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What Causes Burning Knee Pain After Exercise?

by
author image Michelle Zehr
Michelle Zehr started writing professionally in 2009. She has written on health, fitness, fashion, interior design, home decorating,sports and finance for several websites. Zehr possesses a Bachelor of Arts in communication from the University of Pittsburgh, a Master of Arts in professional writing from Chatham University and a graduate certificate in health promotion from California University of Pennsylvania.
What Causes Burning Knee Pain After Exercise?
Knee burning requires medical attention. Photo Credit Barry Austin/Photodisc/Getty Images

Knee pain is one of the most common reasons for a doctor's visit, according to the American Academy of Orthopaedic Surgeons. Many individuals experience a burning knee pain as the result of exercise. This burning knee pain can be attributed to a number of conditions including bursitis, patello-femoral syndrome, osteoarthritis and tendinitis. Always consult your doctor if you experience a burning knee pain after exercise.

Bursitis

Knee bursitis is the inflammation of the small fluid-filled sack known as your bursa. Your bursa is located near your knee joint and aids in reducing friction and tension in the muscles, bones and tendons surrounding your knee joint. Symptoms of bursitis include burning, pain, tenderness, swelling and being warm to the touch. Bursitis symptoms will continue to worsen as you exercise and after repetitive use of your knee. Knee bursitis is diagnosed through a physical exam and imaging tests to help rule out any other knee conditions. Your doctor may also collect a sample of fluid from your knee for testing. Injections, physical therapy, aspiration or antibiotics are the common treatments for knee bursitis.

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Patello-Femoral Syndrome

Patello-femoral syndrome is another condition associated with knee burning, especially following exercise. Patello-femoral syndrome occurs when the patella pushes up on the sides of your knees. This condition is made worse by increased physical activity and is often the result of muscle tightness or weakness, poor conditioning or bio-mechanical abnormalities -- including overpronation or knock knees. Pain and burning is generally felt in the front portion of your knee but may also occur on the inside or outside portions of your knee. A diagnosis is made through a physical exam and imaging tests. Treatment involves rest, icing and anti-inflammatory medications. You can also tape or use a knee brace to help correct abnormal knee positioning. Stretching your legs is also beneficial in healing and preventing patello-femoral syndrome.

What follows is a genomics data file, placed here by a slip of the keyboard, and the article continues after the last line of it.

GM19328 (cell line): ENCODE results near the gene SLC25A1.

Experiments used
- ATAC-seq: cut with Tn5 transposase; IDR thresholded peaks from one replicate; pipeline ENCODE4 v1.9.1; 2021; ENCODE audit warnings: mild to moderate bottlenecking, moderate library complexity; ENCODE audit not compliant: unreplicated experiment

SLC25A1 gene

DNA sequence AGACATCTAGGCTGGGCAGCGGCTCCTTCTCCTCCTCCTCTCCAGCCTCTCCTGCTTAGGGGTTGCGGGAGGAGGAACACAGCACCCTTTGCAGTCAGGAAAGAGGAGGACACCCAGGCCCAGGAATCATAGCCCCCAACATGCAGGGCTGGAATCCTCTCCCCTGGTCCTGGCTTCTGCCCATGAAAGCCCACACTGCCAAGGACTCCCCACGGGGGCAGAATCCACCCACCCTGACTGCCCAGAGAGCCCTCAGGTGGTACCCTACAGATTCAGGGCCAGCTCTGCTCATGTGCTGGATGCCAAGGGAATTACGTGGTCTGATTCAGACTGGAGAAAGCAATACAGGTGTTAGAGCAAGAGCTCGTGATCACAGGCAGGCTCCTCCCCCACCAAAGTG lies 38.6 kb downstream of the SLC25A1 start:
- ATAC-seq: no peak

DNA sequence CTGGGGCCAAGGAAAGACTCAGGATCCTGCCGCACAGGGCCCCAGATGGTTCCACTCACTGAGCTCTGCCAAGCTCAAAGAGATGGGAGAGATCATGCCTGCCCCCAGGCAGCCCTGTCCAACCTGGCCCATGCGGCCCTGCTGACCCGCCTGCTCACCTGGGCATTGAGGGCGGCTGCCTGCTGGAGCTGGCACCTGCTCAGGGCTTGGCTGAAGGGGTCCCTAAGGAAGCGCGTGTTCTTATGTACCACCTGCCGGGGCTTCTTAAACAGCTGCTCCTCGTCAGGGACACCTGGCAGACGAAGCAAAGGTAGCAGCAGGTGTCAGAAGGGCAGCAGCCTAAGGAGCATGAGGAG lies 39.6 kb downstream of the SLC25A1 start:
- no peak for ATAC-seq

Osteoarthritis

Osteoarthritis is the gradual deterioration of the cartilage inside your knee joint. As the condition progresses, your cartilage can become completely worn away, leaving bone rubbing on bone. This condition generally affects middle-aged and older adults. Osteoarthritis can lead to pain and burning in your knee joint while you're engaging in physical activity or doing daily tasks. This condition is diagnosed with a physical exam and x-ray ordered by your doctor. Treatment for osteoarthritis of the knee can include anti-inflammatory medications, activity modification, knee bracing, physical therapy or, as a last resort, surgery.

Tendinitis

Patellar -- or knee -- tendinitis is an injury to your knee that affects the tendons that connect your knee to your shinbone. Tendinitis is common in athletes whose sports require frequent running and jumping. Pain and burning are likely to occur during exercise and sports. While resting, your symptoms may subside completely or you may be left with a dull ache. Your doctor will complete a physical exam and order imaging tests to rule out any other knee conditions prior to making a diagnosis of patellar tendinitis. Tendinitis is most commonly treated with rest as well as stretching and strengthening the tendons in your knee. Corticosteroid injections, a knee brace or topical medication may also be beneficial in treating this condition.

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